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Teachers’ Tools

March Civil Rights Books Lesson Plans

The Rendell Center procured a collection of the March books and donated copies to schools in the Philadelphia School District

The Rendell Center procured a collection of the March books and donated copies to schools in the Philadelphia School District

The Rendell Center has developed classroom lessons and activities that tie in with March Books One through Three. These downloadable lessons are designed to educate about civil rights and lead to engaged discussion through their focused activities.

The March trilogy is a set of informative, eye-catching graphic novels about the U.S. Civil Rights Movement, told through the perspective of civil rights leader and U.S. Congressman John Lewis. The trilogy is written by Congressman Lewis and Andrew Aydin and is illustrated and lettered by Nate Powell.

We hope you will find these lessons beneficial not only during Black History Month but also all year long.

Download March Book One Lesson and Activities

Download March Book Two Lesson and Activities

Download March Book Three Lesson and Activities

 

The 2017 Preamble Challenge on Sept 18th

RC Children 1What is the Pennsylvania Preamble Challenge? Perhaps one of the best and most fun civics learning experiences this school year! Students across Pennsylvania are asked to take those all-important 52 words in the Preamble to the Constitution and recite them, turn them into a rap, sing or dance to them, create a video, or a skit. Put their creativity on display!

The Rendell Center wants at least 230 classrooms registered and participating on Monday, September 18, 2017 to mark the 230th milestone anniversary of our Constitution!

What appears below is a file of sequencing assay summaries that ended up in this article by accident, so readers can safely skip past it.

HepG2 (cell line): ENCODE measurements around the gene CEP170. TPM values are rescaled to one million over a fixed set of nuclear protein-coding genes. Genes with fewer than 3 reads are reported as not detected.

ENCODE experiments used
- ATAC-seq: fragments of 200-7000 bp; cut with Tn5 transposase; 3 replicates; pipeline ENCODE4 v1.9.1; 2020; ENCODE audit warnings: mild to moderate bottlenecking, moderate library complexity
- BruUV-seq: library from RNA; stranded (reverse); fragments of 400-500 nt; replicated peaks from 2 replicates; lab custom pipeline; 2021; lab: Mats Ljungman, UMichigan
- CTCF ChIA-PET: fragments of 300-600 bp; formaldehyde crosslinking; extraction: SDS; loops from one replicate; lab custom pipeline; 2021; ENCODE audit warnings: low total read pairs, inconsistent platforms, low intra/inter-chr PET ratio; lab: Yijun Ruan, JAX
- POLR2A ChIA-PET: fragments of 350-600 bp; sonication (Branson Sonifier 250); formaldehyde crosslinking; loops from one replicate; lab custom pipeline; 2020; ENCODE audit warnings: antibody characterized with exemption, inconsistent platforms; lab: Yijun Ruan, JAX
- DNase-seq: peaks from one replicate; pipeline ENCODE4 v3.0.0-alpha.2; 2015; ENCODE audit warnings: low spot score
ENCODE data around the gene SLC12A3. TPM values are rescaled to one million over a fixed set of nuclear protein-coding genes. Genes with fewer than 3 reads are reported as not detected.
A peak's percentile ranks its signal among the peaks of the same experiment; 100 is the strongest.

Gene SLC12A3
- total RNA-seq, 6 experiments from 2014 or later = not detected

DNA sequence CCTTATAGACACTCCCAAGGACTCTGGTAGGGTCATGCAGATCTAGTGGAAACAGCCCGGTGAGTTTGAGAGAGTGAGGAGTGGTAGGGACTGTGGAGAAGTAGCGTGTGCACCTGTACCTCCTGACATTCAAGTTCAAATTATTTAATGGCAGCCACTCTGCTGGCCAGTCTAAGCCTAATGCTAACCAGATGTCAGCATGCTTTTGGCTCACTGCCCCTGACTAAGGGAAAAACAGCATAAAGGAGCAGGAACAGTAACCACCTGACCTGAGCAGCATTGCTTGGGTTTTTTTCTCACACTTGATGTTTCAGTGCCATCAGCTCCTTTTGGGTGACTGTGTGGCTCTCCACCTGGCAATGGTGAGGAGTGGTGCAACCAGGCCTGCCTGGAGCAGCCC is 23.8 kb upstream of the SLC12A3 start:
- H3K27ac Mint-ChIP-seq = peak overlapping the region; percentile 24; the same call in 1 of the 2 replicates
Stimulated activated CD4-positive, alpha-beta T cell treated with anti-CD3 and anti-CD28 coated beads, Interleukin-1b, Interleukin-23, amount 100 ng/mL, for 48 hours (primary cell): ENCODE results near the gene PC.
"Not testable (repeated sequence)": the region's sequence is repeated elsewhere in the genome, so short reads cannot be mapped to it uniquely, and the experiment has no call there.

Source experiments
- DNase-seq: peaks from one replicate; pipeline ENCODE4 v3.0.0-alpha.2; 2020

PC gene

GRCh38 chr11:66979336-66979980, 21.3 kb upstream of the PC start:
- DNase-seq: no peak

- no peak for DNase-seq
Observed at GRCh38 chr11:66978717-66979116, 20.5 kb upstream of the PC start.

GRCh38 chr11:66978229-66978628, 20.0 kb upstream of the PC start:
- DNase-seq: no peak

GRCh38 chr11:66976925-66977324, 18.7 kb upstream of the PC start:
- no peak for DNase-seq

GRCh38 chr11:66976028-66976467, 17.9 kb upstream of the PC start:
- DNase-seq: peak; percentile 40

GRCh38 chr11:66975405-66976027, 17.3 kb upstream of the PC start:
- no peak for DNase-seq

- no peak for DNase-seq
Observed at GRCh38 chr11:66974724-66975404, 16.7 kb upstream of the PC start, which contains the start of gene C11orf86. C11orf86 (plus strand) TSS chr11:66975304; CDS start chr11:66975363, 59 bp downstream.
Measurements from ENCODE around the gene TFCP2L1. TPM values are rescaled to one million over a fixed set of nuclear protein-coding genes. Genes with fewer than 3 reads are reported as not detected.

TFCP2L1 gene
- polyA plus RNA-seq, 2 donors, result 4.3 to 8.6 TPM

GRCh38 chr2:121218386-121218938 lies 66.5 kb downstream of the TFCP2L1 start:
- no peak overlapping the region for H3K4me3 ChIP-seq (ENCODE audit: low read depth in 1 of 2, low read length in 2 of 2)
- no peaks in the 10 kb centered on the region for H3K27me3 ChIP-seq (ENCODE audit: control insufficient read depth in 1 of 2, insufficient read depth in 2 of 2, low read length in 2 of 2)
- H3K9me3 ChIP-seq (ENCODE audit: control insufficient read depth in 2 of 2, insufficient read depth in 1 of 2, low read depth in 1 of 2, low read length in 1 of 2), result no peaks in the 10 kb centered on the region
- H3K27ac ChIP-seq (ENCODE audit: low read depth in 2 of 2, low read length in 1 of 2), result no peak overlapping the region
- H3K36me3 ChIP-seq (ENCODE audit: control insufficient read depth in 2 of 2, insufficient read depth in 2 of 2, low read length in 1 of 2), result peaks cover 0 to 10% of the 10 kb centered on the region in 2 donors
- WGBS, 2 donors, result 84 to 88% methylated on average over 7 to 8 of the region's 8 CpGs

Learn more: Visit our friends at The Civics Renewal Network to register your class and download your FREE Preamble Challenge Toolkit

 

 

We the Civics Kids Literacy-Based Lesson Plans

rc-literatureWelcome to the We the Civics Kids teachers’ materials. In celebration of our belief that reading is our First Freedom, we have developed these literacy and civic literacy tools for Kindergarten to 3rd Grade to support educators like you and your civics teaching practices. These materials are designed to build basic civic knowledge and promote engagement, as well as give your students practice in democratic deliberation.

Our annual Citizenship Challenge is geared toward 4th and 5th grades in the Philadelphia area and exemplifies how many of our literacy-based lessons can be used to further engage our young people in civics.

Lesson Plans by Grade

For each grade level, you will find carefully selected literature titles, which can be used as “read alouds” or can be read individually by your students. Each literary selection has a corresponding lesson plan tied to one of the following civics themes: